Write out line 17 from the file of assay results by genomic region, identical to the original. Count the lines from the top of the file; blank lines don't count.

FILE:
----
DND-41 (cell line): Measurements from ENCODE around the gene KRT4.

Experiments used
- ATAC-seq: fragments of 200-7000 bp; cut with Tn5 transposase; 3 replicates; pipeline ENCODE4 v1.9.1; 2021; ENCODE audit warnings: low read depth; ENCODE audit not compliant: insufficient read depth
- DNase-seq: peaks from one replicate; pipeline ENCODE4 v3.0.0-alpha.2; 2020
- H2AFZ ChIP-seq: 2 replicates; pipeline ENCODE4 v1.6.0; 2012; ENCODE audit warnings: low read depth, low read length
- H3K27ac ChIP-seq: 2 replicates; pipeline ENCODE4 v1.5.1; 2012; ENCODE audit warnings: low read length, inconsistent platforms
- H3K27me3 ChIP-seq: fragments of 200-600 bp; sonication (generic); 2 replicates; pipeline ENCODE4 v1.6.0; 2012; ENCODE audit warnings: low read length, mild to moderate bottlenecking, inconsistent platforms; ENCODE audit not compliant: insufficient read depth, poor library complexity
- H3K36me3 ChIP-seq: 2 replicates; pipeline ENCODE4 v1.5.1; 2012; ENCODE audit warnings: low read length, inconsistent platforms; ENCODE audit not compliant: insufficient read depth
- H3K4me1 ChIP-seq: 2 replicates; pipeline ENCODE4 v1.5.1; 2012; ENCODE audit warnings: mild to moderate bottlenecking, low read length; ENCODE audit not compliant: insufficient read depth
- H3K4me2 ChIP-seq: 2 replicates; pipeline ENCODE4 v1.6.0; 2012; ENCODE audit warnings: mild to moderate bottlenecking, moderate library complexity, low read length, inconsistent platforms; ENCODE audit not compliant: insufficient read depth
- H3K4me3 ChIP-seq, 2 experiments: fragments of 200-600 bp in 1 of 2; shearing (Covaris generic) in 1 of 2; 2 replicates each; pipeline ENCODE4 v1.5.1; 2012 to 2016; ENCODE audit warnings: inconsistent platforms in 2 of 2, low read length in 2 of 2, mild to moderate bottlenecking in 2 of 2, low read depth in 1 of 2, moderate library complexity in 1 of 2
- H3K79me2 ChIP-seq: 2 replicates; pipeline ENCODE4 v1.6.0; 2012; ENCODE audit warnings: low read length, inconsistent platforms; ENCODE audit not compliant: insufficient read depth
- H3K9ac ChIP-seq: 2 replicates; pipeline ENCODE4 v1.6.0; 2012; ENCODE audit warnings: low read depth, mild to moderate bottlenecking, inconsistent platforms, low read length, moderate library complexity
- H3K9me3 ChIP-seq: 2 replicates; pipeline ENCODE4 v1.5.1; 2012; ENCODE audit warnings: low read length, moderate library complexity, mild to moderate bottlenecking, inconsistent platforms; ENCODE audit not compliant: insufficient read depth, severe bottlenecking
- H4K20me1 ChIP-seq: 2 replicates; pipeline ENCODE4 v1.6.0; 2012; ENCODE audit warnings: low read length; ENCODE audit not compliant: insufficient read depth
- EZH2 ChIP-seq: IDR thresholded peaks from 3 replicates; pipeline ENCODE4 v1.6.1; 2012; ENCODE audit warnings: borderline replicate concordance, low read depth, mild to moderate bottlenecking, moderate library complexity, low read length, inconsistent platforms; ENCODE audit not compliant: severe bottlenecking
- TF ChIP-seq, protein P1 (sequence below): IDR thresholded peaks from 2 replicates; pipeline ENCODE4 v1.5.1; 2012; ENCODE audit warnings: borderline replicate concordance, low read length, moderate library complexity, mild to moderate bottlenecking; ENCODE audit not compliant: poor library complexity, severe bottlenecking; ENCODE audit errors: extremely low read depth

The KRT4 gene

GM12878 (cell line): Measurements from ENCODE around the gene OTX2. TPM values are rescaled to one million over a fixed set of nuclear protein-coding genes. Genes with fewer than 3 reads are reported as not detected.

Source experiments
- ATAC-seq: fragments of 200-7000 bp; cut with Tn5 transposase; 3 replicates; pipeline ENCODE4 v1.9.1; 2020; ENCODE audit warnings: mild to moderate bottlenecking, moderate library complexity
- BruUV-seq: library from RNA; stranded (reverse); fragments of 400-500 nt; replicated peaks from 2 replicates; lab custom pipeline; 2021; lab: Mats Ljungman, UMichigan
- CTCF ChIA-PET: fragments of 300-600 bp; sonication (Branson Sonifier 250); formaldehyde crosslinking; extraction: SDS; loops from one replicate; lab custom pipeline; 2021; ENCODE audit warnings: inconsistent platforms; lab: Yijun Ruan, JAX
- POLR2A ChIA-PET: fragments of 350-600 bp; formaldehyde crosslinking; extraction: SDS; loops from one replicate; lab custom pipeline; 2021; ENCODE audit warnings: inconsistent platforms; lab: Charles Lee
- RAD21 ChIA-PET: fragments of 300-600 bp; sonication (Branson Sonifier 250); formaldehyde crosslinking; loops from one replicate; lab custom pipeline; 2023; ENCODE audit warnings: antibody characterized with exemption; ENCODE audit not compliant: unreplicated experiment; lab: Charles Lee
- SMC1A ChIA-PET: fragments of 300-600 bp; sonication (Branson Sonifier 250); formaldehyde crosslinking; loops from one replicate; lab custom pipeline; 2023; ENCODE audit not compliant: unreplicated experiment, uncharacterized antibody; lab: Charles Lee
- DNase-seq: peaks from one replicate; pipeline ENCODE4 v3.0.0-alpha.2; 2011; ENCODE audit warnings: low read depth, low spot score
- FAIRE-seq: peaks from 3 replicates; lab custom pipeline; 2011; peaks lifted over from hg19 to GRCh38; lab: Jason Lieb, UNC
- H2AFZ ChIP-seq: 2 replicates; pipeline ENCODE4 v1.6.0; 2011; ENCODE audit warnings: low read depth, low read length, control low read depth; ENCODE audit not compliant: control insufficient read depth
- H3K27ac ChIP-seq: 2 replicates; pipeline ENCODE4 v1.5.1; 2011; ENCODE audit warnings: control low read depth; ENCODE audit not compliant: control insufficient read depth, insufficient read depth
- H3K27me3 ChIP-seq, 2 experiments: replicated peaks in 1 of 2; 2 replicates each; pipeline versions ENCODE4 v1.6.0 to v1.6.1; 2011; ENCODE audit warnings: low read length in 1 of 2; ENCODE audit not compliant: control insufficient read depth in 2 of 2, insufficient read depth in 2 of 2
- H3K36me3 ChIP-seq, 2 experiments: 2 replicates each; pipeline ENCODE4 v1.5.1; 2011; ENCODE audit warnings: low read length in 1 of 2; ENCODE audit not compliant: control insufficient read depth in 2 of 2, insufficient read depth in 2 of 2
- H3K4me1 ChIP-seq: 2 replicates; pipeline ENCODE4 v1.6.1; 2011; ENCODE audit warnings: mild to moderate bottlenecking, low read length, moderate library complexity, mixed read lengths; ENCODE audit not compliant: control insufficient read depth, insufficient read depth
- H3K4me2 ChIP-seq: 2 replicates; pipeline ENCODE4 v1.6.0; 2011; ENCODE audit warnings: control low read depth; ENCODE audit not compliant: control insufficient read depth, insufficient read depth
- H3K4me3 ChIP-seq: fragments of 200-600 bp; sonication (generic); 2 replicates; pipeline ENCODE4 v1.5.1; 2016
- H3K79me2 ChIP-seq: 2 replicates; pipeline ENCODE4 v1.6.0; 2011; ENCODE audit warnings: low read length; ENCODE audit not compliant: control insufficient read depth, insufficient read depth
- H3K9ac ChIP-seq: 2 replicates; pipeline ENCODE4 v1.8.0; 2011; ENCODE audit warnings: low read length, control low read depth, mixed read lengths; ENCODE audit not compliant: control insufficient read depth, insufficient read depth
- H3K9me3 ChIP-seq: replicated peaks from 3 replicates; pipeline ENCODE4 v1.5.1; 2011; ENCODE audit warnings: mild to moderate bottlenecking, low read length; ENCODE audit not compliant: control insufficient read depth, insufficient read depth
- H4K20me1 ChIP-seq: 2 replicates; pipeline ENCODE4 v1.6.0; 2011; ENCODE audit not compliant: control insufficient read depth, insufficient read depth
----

- TF ChIP-seq, protein P1 (sequence below): IDR thresholded peaks from 2 replicates; pipeline ENCODE4 v1.5.1; 2012; ENCODE audit warnings: borderline replicate concordance, low read length, moderate library complexity, mild to moderate bottlenecking; ENCODE audit not compliant: poor library complexity, severe bottlenecking; ENCODE audit errors: extremely low read depth